A chance encounter in 1993 brings aging investigator Gerhard Self (Self’s Deception, 2007, etc.) one last case with enough twists and turns for a whole career.
Bertram Welker’s history of Weller & Welker, his family’s private bank, won’t be complete without an account of the silent partner who pumped an undisclosed amount of cash into the firm a century ago. Since Welker’s never identified this savior, he wants Self, the man who pushed his car out of a snowy ditch, to find out who he was. The logical person to help Self is retired schoolteacher Adolf Schuler, the bank archivist whom Welker and his go-to guy Gregor Samarin somehow forgot to mention. But although Schuler can’t identify the silent partner, he presents Self with something else—an attaché case filled with banknotes—moments before he drives his car into a tree. Clearly there’s more going on at Weller & Welker than a search into the family archives: a criminal conspiracy that involves fraud, deception, money laundering, kidnapping, murder and a descent into Third Reich history that becomes a lot more personal than is comfortable for Self, whose career as a public prosecutor ended ignominiously. His uneasy feeling about the case is complicated further when ex-Stasi officer Karl-Heinz Ulbrich turns up on his doorstep insisting that he is Self’s son.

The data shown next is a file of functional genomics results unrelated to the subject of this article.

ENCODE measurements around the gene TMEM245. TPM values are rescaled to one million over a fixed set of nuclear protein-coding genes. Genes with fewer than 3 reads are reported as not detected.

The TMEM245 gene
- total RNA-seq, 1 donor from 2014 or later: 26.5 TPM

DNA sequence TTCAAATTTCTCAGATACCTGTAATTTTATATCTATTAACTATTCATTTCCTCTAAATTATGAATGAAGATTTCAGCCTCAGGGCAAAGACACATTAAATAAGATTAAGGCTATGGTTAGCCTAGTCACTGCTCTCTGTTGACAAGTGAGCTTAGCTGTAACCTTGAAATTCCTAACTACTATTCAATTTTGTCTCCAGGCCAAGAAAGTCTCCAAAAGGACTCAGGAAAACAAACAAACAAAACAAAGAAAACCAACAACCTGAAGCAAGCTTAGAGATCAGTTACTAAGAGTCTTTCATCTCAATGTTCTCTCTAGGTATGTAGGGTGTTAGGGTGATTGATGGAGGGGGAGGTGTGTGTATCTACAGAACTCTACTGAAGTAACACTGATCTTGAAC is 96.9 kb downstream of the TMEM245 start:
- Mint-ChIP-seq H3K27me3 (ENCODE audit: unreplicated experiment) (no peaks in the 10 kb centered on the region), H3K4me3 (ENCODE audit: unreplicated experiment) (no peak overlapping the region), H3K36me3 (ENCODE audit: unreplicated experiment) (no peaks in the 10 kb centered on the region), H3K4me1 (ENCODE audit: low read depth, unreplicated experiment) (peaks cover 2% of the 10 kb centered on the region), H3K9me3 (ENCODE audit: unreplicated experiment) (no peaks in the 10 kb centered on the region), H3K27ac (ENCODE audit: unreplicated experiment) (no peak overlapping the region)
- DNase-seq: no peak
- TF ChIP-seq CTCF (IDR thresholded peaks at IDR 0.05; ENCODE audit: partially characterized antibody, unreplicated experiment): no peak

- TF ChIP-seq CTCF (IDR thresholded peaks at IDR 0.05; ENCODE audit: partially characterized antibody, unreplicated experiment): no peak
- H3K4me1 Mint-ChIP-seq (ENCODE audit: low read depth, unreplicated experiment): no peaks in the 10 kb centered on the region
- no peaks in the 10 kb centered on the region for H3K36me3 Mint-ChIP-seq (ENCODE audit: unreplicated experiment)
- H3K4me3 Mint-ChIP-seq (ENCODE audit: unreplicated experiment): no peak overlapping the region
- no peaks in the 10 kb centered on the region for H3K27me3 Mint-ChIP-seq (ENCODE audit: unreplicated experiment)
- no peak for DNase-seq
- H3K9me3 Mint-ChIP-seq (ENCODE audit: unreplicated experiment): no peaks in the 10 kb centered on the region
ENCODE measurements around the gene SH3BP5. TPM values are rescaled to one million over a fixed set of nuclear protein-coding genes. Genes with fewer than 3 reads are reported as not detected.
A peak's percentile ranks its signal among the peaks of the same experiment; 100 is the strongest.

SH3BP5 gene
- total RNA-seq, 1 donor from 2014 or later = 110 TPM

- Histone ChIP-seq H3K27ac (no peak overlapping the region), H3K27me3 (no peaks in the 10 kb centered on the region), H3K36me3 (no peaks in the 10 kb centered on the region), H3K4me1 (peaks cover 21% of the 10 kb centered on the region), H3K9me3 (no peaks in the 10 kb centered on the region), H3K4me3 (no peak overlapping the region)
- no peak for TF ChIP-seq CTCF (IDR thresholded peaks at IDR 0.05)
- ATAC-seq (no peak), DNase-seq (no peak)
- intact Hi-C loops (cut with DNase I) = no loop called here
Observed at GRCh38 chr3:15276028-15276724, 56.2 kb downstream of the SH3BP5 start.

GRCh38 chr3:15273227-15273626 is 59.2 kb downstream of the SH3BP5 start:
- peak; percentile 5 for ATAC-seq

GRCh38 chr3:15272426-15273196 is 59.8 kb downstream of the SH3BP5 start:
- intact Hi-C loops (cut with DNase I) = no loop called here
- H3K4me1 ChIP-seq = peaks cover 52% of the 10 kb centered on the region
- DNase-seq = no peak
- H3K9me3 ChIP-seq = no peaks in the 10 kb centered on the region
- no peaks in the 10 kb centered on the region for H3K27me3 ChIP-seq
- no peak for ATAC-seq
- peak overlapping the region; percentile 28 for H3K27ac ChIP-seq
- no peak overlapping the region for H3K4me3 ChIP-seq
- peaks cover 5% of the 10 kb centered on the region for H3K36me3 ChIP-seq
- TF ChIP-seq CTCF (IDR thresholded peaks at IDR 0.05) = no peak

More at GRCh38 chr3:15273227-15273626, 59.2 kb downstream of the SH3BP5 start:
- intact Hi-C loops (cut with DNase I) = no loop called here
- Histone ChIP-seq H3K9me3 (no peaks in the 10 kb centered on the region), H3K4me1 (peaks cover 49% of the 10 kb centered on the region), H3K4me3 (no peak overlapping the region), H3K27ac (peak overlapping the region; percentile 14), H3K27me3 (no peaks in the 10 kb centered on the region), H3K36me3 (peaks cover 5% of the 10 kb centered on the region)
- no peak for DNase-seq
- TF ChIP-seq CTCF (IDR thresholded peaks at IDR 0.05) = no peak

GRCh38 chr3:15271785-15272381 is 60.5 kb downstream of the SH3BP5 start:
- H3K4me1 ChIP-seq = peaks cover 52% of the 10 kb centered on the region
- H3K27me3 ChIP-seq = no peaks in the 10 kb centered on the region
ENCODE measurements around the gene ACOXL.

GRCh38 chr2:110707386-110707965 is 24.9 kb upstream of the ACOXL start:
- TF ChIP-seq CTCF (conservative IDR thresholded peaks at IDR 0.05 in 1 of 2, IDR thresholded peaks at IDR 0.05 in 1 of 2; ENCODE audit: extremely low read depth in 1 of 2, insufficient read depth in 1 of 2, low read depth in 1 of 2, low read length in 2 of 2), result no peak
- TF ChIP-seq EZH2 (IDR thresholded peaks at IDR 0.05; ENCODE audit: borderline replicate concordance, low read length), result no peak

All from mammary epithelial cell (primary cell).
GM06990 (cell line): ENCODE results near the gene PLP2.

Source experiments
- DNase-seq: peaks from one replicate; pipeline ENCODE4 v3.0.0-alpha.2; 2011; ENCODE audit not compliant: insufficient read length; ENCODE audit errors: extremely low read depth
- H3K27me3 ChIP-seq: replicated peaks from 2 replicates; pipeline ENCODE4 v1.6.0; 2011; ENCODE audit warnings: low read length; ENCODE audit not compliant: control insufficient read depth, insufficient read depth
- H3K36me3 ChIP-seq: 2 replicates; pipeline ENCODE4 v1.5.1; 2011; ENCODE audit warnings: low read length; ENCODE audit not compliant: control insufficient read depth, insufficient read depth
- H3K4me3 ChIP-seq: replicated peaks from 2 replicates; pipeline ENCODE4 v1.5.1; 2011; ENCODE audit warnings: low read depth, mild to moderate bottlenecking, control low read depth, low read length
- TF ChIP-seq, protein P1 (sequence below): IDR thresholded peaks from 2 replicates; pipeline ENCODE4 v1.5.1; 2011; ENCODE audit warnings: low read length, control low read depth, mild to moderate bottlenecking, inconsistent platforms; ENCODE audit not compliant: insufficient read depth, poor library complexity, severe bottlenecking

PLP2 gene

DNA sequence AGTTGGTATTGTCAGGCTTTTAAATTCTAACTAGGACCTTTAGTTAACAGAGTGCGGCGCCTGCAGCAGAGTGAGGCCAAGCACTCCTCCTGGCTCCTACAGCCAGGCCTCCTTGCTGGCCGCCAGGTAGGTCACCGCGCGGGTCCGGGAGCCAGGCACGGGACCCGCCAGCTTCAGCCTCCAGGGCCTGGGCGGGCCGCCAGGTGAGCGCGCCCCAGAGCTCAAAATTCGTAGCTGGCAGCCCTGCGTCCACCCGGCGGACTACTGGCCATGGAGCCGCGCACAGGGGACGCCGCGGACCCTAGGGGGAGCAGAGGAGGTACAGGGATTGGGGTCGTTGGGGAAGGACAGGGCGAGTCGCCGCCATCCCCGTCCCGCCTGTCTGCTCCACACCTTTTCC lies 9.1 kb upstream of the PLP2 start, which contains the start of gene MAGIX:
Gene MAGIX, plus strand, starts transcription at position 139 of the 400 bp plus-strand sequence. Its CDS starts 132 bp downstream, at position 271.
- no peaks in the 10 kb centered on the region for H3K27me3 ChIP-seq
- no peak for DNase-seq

Schlink (Homecoming, 2008, etc.) constructs a series of Chinese boxes whose increasingly untidy carpentry—the case ends with the appealingly reflective hero far more bewildered than he began—is exactly his point.